painting titled The Gathering
Robert Parkin's signature


Iron, coal and smoke formed the employment for most in the industrial south of Derbyshire where I was born and raised. For me, exploring the 17th century industrial landscape of canals, woods and ponds, the relics of an industrial revolution, I discovered another world - one that has stayed with me to this day.

The natural world offered a window I found impossible to ignore; it provides the inspiration for all my work.

Robert Parkin working in his studio

Being a self-taught artist has been a blessing and a curse. My art education began by standing in front of works by Claude, Turner, Constable, Crome and Cotman. Their landscapes offered me in many ways a mirror to the world I was growing up in - that special light reflected off the water of the rivers Dove and Trent; rainbows against dark, violent skies. Deep green water meadows; the saffron glow from willow lined waterways; the dense, sharp mounds of golden flowering gorse, home to the Linnet. And fences: broken down and twisted around aging oak and ash. I was lucky, and inspired, to discover the Derbyshire dales and Peak District National Park, practically on the doorstep, at a very young age. There, the stone framed fields and age-old industrial and agricultural workings held a fascination for me. I have always been intrigued by the way that, what seem to most people untouched wild places, have in fact been shaped by generations of people; all with their own unique knowledge and skill. For me, landscape art must capture that. Constable knew it, and although his work is often criticised as being over sentimental and romantic, for me he is the greatest ever true English landscape artist. The technical aspect of painting I largely ignored in order to catch the moment, and I'm glad that I did.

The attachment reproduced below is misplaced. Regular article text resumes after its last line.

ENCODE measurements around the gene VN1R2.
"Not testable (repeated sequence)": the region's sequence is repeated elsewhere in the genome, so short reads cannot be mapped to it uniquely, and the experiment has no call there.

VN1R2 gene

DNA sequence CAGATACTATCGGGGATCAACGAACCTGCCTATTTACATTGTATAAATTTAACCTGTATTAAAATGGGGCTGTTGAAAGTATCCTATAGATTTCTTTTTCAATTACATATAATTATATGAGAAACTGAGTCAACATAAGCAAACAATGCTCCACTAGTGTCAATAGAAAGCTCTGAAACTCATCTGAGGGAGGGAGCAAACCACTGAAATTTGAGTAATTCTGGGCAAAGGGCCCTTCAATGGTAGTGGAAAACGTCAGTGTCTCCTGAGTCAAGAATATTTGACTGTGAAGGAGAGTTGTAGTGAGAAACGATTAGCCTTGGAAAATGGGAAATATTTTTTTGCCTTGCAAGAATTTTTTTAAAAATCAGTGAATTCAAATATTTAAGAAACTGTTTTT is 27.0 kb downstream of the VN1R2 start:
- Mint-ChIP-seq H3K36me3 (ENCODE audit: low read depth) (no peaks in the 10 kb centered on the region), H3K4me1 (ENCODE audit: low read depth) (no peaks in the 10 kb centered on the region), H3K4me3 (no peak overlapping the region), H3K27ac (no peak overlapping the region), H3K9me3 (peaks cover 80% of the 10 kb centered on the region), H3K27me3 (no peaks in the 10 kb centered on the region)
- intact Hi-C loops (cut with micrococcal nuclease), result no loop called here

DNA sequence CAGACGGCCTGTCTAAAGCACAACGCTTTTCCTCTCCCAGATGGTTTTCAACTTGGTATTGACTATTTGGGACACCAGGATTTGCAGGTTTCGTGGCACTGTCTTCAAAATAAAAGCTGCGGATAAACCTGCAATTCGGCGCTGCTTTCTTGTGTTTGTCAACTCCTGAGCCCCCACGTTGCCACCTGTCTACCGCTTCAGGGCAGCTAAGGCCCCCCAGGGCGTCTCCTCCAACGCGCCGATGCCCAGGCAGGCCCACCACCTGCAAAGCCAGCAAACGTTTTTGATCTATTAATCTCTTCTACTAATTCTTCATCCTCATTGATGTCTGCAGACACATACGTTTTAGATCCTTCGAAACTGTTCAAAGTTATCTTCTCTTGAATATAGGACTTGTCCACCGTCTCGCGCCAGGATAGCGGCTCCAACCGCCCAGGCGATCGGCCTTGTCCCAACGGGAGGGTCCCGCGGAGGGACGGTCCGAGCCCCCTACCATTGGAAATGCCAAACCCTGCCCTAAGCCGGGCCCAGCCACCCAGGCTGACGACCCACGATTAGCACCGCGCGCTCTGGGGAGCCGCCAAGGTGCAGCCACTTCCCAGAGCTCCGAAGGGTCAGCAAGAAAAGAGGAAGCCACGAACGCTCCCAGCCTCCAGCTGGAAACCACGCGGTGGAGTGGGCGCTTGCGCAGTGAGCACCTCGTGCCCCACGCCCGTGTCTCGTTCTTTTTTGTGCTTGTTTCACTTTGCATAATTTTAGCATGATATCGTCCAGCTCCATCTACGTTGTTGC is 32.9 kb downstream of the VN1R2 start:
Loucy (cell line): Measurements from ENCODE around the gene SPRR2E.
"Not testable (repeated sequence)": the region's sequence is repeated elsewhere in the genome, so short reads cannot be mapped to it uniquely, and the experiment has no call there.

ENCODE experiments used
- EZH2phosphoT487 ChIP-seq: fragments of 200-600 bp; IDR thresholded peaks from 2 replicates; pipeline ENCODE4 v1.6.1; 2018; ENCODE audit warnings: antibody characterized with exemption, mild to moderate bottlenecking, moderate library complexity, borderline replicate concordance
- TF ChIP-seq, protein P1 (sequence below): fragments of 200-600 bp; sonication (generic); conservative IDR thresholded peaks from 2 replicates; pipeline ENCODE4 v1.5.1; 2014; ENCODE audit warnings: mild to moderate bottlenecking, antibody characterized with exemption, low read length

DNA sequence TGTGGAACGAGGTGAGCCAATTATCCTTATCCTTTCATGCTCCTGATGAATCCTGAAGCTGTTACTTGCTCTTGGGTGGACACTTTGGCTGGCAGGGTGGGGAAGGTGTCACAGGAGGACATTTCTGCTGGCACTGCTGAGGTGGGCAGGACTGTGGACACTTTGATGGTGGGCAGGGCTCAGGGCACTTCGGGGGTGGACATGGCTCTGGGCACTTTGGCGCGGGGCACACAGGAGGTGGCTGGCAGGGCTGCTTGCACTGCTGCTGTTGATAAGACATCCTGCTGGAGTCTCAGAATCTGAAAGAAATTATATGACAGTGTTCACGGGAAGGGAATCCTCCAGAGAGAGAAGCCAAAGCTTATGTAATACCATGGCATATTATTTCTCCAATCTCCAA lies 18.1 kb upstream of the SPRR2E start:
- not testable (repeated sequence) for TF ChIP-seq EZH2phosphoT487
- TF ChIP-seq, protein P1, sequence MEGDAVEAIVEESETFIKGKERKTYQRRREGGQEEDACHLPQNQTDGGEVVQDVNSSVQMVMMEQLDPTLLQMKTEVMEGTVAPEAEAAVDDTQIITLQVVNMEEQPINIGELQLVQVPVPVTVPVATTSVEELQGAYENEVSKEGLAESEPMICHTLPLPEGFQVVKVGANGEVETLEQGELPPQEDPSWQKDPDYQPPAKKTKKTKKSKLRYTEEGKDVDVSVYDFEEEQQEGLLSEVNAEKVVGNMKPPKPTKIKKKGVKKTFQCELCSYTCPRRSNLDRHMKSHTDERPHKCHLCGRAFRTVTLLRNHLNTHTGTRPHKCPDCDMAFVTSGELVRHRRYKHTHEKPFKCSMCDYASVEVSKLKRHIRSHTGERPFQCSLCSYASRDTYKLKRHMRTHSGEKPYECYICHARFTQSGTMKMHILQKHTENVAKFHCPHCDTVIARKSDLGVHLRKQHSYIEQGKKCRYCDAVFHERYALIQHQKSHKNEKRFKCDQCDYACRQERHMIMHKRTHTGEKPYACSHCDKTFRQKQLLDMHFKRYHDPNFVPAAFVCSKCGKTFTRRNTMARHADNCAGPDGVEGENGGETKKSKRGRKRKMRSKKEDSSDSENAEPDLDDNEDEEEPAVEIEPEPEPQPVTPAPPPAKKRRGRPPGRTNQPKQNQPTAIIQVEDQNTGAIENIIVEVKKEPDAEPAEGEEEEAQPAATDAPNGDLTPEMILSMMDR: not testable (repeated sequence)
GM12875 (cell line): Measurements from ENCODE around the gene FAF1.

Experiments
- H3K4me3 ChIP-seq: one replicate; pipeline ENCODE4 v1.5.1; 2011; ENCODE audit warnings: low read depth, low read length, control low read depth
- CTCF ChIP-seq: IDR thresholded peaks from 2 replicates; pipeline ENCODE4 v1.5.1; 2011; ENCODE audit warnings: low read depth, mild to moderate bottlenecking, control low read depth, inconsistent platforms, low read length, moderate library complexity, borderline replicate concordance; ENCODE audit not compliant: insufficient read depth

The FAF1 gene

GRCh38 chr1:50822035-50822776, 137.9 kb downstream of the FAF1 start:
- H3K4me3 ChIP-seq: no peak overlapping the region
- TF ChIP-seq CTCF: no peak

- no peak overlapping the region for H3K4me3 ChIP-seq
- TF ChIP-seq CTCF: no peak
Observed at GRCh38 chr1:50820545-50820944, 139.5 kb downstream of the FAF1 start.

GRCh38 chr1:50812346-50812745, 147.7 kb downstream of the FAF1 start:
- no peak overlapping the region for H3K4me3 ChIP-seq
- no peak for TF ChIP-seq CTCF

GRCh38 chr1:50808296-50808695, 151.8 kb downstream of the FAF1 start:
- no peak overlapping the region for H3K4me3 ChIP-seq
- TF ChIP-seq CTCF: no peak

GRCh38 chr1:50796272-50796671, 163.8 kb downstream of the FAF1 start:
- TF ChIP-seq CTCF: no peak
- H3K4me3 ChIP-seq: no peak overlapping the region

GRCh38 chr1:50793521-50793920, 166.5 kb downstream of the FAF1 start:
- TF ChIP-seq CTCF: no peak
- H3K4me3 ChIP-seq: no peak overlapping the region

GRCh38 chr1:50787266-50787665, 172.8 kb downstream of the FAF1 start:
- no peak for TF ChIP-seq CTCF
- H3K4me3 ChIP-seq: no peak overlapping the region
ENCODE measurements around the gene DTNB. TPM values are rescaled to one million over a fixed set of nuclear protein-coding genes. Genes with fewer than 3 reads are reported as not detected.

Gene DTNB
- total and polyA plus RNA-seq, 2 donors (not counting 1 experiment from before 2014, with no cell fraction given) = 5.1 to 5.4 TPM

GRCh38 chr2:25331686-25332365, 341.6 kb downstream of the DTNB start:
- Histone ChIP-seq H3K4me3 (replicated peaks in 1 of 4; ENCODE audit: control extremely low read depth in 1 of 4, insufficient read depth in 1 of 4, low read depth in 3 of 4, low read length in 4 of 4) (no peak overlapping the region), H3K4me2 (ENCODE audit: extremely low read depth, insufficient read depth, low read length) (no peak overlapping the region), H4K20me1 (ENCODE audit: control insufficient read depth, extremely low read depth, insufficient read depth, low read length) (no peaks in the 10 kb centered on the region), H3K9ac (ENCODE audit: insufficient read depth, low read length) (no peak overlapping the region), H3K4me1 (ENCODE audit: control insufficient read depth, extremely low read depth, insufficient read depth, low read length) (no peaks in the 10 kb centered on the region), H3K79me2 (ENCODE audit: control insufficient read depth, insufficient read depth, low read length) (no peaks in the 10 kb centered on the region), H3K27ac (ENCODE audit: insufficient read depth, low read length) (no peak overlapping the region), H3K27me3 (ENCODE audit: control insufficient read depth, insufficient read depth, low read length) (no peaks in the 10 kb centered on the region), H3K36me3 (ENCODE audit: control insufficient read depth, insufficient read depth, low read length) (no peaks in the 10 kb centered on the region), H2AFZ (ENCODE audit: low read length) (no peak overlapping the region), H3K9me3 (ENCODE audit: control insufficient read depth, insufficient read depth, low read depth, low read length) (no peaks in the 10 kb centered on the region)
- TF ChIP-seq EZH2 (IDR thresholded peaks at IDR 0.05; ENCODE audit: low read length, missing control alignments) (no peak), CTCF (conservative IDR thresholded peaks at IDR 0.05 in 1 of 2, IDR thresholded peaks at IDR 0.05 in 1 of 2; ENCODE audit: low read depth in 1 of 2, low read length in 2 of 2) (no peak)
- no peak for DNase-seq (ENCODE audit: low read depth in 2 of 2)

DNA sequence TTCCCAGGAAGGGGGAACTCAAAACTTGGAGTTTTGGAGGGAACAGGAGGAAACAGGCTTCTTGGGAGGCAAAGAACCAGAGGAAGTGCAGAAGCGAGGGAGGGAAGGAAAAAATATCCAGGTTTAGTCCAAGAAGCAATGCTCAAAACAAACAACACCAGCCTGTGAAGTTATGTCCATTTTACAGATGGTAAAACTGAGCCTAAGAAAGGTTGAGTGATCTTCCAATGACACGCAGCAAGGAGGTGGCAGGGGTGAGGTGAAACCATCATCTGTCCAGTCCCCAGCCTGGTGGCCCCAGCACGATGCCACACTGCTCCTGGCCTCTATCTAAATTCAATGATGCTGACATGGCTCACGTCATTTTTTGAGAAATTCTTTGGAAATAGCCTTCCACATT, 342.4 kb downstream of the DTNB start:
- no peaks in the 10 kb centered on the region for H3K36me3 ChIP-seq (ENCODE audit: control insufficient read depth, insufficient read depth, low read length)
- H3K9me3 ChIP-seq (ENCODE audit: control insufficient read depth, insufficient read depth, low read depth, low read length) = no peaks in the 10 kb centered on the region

At the age of fifteen I exhibited at the Royal Academy of Art in London.

On taking my daughter to re-visit those painters today, their paintings hanging in the great galleries, well…it's like going home; they still inspire and excite, and I still feel their mood coming off the canvas.

Return to painting.

1992 saw a return to painting with a touring exhibition in Wales, The Festival of The Countryside. ‘Portraits of Nature’, the title of my own exhibition, ran in conjunction with the Countryside Commission for Wales. The exhibition was opened by HRH Prince Charles. The botanist and leading conservationist David Bellamy introduced his lectures in Wales using sculptures from the exhibition.

Since then I have attempted to manage my time (mostly without success!) to combine conservation work and painting. I believe we all have a responsibility to the world we live in. Not one that is satisfied simply by wringing one's hands and bemoaning the fact that all seems to be going wrong! And not one that follows the ridiculous attempts by the media to instil some sort of guilt complex on us all. My daughter, far more talented than I, deserves to develop those talents in a world that cares. One that values achievement, but one that values our culture, our past and our future just as much.

If I have any message from my work, then it is this :

Look around and see what really matters. Often it's right on the doorstep in simple things that generations before have toiled to achieve. Look at the fields that still show the ‘ridge and furrow’ of agriculture from the Saxon age - a misty brook flowing alongside a water meadow. Don't put a price on their future.

Robert Parkin stood by two of his paintingstoo close